Commercial bridging loans are one of the best options for meeting your short term financing needs. Generally, these can be taken for 3 years, and can be obtained easily. All you need to do is show them some relevant assets and reasonably progressive balance sheets. These loans can take care of all your short term finances. You could invest in adding new capacity, machinery and technologies to your business and stay ahead of competition. You could also take a commercial loan on a mortgage. Commercial mortgages had become unpopular in the past, but with real estate looking up, you will get a very good deal on your loan. It will help you reduce the interest rates, and provide as a sweetener.

Cash flow finance

Working capital and cash flow finance is yet another important area for all businessmen. While running a business, you would need a lot of money to be able to sustain your needs for new equipment, maintenance and repairs and employee’s salaries to keep the production levels up. This is especially true if you have a B2B model. It will take some time before you cash in on your accounts receivable. For companies manufacturing steel, oil and so on, the average receivable periods are very high. This is because most of their clients also manufacture goods that are generally slow moving, and take some more levels to reach the final customer who will pay in cash. But since businesses cannot stall their production levels waiting for finance, commercial loans are their best bets. You can easily get this type of financing. It is faster than approaching Venture capitalists, and it is definitely faster than raising equity.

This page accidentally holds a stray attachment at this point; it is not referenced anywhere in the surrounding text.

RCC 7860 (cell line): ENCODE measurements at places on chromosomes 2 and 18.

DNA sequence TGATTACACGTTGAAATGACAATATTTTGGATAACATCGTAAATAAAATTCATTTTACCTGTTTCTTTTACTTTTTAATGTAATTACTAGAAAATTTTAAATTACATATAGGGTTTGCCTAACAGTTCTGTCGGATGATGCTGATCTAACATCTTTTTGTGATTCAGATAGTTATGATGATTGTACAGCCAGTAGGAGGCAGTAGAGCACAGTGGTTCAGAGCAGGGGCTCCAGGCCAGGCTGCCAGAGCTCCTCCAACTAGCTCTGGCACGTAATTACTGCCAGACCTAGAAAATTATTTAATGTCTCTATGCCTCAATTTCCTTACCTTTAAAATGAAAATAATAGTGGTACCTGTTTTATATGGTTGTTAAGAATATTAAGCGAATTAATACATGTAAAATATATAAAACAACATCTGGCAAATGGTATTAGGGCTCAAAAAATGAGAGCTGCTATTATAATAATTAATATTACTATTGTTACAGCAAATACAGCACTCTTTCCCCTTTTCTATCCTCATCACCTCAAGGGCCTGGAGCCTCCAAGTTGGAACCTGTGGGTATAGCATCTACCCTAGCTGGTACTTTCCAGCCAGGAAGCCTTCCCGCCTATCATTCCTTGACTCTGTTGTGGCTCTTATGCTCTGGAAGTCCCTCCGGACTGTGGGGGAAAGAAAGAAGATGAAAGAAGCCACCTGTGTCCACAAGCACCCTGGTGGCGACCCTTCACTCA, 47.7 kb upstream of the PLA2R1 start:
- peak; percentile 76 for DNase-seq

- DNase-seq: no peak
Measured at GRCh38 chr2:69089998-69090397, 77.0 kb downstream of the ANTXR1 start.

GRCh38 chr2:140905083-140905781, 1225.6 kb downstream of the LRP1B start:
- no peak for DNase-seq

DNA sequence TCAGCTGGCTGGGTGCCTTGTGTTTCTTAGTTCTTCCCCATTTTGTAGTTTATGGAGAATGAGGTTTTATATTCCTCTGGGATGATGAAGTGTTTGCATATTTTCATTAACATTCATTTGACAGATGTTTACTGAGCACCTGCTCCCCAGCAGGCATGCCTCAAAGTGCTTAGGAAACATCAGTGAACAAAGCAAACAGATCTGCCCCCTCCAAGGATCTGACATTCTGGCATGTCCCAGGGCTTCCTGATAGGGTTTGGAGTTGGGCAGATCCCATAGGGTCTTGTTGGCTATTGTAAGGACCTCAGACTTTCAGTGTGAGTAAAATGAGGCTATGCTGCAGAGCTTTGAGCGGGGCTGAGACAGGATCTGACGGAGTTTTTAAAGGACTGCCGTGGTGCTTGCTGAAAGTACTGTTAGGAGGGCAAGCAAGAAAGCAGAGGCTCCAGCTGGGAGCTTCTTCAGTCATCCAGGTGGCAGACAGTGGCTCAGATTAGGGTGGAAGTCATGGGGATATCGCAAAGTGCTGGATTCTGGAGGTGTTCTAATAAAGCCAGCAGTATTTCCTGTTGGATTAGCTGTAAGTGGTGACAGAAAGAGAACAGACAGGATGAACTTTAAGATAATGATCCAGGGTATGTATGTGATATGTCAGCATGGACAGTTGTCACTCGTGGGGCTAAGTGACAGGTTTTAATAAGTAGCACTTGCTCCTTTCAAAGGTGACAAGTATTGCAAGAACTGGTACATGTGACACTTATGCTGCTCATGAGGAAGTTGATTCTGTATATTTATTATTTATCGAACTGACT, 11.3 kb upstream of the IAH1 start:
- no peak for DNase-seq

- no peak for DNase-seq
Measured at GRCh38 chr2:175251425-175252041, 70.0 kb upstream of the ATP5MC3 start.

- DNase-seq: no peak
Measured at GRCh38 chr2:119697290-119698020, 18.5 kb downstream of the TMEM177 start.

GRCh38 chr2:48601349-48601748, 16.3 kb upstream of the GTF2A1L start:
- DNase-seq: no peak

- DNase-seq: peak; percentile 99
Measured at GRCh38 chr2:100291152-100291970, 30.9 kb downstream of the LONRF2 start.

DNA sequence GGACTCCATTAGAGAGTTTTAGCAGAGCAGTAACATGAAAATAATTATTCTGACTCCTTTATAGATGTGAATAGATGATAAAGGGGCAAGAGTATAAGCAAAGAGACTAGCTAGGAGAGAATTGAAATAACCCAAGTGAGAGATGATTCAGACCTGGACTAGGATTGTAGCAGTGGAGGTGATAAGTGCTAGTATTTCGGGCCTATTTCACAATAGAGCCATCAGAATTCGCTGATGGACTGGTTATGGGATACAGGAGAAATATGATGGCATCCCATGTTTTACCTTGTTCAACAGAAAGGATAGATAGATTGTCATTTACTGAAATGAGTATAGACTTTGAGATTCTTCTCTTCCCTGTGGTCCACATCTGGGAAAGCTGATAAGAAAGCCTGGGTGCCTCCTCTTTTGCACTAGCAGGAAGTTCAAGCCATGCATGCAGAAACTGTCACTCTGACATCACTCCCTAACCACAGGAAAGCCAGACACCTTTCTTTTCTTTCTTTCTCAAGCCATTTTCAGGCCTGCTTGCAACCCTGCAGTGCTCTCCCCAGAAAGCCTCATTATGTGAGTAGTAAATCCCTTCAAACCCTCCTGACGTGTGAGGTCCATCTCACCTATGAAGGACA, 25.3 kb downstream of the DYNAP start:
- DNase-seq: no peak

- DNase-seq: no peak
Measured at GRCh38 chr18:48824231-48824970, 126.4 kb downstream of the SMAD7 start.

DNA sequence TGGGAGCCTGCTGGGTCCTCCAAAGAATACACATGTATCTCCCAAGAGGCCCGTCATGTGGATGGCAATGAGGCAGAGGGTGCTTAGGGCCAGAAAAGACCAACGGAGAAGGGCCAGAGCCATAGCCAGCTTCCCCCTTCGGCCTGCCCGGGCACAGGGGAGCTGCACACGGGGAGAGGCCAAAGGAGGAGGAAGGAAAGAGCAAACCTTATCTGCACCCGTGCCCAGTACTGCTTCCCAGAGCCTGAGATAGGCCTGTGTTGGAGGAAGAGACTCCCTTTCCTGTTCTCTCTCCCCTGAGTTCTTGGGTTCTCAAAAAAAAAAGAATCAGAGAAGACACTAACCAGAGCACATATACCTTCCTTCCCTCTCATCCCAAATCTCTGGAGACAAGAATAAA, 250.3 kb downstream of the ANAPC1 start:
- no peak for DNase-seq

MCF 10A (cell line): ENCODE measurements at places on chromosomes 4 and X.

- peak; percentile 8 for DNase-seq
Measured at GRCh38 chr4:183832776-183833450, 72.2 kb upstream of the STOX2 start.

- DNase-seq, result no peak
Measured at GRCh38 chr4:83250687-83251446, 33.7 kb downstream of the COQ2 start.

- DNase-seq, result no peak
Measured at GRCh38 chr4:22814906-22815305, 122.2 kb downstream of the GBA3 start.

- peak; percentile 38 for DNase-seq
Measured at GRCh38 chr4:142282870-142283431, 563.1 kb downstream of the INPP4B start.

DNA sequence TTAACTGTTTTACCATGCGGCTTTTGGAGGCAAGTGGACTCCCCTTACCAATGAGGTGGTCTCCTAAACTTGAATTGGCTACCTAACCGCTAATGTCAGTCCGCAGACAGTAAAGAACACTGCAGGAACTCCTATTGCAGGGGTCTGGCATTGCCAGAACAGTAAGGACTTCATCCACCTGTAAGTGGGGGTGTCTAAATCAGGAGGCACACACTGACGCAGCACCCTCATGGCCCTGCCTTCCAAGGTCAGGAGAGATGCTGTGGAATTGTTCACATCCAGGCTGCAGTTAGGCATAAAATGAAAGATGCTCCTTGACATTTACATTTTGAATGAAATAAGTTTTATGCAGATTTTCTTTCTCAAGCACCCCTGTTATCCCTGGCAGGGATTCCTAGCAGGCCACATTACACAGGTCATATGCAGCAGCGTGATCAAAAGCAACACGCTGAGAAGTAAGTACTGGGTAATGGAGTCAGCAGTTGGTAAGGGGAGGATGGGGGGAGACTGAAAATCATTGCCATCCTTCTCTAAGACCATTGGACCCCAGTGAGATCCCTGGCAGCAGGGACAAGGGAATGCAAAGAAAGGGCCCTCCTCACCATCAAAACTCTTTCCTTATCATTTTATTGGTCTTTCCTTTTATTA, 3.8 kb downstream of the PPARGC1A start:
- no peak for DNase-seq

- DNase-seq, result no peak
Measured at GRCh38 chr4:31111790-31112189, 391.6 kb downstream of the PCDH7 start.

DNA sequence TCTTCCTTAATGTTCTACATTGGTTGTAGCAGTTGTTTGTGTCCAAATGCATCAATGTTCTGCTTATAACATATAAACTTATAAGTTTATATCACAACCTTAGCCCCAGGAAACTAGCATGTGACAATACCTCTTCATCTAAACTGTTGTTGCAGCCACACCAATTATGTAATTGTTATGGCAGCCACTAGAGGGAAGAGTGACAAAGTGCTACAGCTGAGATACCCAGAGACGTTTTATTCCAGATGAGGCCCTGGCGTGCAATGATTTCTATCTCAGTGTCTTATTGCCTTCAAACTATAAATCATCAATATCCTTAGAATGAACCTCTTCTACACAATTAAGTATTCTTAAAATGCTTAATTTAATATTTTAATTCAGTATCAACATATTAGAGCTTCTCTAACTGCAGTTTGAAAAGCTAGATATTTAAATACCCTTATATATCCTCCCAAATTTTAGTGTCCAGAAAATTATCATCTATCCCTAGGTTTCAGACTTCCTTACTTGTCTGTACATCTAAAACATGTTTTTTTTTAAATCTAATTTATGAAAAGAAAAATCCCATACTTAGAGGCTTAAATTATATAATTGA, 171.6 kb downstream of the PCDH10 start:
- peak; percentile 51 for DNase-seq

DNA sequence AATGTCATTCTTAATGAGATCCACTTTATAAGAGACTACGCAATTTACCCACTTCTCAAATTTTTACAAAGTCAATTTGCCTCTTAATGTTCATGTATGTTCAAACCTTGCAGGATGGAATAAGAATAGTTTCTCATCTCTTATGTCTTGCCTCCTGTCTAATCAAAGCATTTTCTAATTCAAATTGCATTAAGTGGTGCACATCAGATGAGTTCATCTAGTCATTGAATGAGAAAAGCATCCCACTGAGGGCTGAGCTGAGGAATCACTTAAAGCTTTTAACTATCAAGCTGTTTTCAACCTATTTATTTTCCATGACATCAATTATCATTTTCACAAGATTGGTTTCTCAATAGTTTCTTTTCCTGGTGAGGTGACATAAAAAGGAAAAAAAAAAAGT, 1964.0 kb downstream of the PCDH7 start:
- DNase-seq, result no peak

A word of caution would be prudent here. Before you approach a mortgage broker, ensure that he is a certified broker, and an established one. Have your papers pulled up by a qualified lawyer, and carefully go over the terms and conditions. You could go for self certification mortgages too, which are mostly based on your monthly income. In this case, the broker will examine your company’s annual income and then give you a deal.